- The Strangers: Prey at Night review by RD
Maybe it's me, but just how pathetic can you be?
The victims' main source of defence against the knife-weilding maniacs is to shout "Stop doing this to us!". Because that's bound to work.
Other than that, it seems they just bypass opportunities to fight back, instead simply letting the stabbings commence.
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A patchy thriller let down by atrocious writing
- The Strangers: Prey at Night review by BG
'The Strangers' was a better-than-average stalk & slash thriller with heavy doses of home-invasion and psychological torture thrown in. Here, the original director (Bryan Bertino) steps back into a co-writing role (with Ben Ketai) and passes the reins to '47-Metres Down' director Johannes Roberts. Roberts directs nicely and shows some flair for angles and framing, but sadly he's once again working with sub-par scripting. Bertino and Ketai's script starts promisingly; a family is traveling cross-country to pack their rebellious daughter off to boarding school , and stops off en-route to see their Uncle and Aunt. Uncle Marv lives in a holiday Trailer park which mostly empties out in September, leaving it pretty isolated.
It's a good set-up. And that's pretty much where the script throws in the towel.
Bertino and Ketai make a good effort with some character work between the rebellious daughter and her brother that is better than expected, but the dialogue for most of the movie consists of people yelling "Leave us alone!!!" as if it's some new form of self-defence technique, and there isn't a single line here you haven't heard a hundred times before. The film ditches the building of suspense pretty fast, opting for a great many scenes of people running, jump-scares that make no sense if given 5 seconds of thought, and our family in peril ignoring almost every available weapon, and almost every possible opportunity to use one, in favour of running and screaming.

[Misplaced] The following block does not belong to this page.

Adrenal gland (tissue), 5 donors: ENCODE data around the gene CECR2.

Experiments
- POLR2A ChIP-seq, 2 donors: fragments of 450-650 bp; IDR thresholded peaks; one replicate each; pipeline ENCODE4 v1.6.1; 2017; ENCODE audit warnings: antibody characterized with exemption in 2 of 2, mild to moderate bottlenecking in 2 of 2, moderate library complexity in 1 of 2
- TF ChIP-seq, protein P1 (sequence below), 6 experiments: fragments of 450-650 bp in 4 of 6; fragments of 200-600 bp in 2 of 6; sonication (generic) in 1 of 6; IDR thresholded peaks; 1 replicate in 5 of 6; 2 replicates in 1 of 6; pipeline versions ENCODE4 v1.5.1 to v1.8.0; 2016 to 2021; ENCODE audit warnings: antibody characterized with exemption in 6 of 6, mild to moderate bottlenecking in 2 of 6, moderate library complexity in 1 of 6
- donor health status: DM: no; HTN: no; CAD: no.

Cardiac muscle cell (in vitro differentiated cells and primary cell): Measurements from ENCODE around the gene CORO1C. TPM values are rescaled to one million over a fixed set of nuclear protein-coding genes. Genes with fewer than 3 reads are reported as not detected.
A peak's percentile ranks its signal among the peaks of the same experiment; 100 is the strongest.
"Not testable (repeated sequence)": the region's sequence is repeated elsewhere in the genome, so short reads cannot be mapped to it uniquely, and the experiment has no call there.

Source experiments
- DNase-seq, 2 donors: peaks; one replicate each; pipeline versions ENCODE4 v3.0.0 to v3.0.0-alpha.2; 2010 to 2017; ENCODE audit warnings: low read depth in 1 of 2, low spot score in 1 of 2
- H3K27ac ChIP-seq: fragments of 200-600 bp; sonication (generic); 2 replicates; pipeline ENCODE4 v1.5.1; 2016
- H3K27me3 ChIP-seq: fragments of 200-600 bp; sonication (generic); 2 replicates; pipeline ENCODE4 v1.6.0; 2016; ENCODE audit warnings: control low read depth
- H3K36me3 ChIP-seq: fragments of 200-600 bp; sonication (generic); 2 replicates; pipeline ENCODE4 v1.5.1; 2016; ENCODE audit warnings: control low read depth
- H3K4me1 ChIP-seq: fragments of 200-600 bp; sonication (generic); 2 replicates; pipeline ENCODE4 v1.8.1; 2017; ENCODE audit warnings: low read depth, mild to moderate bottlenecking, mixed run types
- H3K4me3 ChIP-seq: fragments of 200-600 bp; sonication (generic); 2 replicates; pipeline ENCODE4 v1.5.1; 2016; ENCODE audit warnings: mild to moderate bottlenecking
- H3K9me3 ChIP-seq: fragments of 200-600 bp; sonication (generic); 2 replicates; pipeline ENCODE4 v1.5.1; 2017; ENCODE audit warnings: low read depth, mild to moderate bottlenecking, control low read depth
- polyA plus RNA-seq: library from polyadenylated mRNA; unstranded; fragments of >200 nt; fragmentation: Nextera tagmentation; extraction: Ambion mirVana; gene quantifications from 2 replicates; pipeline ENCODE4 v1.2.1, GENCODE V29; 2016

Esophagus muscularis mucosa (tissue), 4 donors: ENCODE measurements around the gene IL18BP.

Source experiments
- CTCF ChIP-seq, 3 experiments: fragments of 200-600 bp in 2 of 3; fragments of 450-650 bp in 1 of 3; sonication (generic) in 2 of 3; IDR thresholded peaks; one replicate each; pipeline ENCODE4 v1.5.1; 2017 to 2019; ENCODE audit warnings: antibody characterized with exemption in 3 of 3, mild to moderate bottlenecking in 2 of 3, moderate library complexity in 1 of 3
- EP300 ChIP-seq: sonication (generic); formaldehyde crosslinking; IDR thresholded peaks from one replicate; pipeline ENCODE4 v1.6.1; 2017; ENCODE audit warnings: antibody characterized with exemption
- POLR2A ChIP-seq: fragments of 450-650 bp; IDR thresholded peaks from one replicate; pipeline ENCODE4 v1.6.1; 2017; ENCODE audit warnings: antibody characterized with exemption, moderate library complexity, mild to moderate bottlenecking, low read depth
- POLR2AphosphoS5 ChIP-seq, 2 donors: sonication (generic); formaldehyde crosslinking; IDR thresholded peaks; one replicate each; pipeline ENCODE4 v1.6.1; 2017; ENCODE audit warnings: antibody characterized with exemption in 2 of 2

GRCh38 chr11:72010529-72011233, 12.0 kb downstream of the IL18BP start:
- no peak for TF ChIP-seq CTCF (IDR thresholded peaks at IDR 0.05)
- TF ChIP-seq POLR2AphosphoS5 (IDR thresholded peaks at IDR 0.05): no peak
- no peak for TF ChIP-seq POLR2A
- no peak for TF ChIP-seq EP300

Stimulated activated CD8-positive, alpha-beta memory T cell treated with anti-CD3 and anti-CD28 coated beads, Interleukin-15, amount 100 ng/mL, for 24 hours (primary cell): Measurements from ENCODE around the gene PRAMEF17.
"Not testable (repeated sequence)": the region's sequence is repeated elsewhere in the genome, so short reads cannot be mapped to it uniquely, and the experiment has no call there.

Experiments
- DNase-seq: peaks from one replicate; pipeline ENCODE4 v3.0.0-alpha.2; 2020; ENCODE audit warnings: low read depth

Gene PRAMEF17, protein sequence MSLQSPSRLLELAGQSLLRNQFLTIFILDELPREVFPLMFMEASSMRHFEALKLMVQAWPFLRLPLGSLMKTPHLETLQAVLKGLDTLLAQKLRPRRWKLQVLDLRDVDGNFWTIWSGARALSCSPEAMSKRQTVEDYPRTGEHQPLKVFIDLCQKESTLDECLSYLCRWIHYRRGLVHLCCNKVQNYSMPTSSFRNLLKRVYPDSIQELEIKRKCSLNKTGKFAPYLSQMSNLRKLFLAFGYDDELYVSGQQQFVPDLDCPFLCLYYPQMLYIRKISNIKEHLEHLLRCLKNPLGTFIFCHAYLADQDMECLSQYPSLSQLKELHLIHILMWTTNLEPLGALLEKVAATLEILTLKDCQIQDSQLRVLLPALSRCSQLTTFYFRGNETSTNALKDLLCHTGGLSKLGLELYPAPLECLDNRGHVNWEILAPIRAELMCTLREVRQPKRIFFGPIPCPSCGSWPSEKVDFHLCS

The behaviour is so staggeringly idiotic that it regularly yanks you completely out of the film in annoyance. Obvious trap after obvious trap is wandered into, even once the characters should know WAY better, and at least 3 times the film is only able to continue because characters who have the upper hand decide to run away or fail to use the lethal weapons readily available to them, making you almost want to cheer on the bad guys, if only to bring a little Darwinism to events.
This is the kind of movie where people running away from a slow-moving vehicle choose to run down the centre of the road, instead of dodging around obstacles. The kind of film where it doesn't matter that the floor of a trailer is three feet off the ground if the writers need it to be at ground level in one scene, and then 3 feet up in the next...yes, it really is that dense.
It's a shame, because there are moments where you see what the film could have been; there's a fun and very nicely shot scene in a pool area lit by gaudy fake palm trees that almost embraces proper thrills. There's a nice scene of menace where one character wordlessly chooses to freak out a trapped victim for a minute or two - but instead of going for genuine terror and unnerving the audience, it's squandered almost instantly and the end to the scene feels cheap and throwaway.
Almost every trope and cliche you can think of gets trotted out, and frankly it's a disservice to the tension and nuance of the first movie.
If you're looking for a cheap disposable slasher, to watch with friends, this will do fine. You won't need to make any effort to stay quiet for the atmosphere or to focus on the plot, because frankly a lack of attention to detail might actually make it better.
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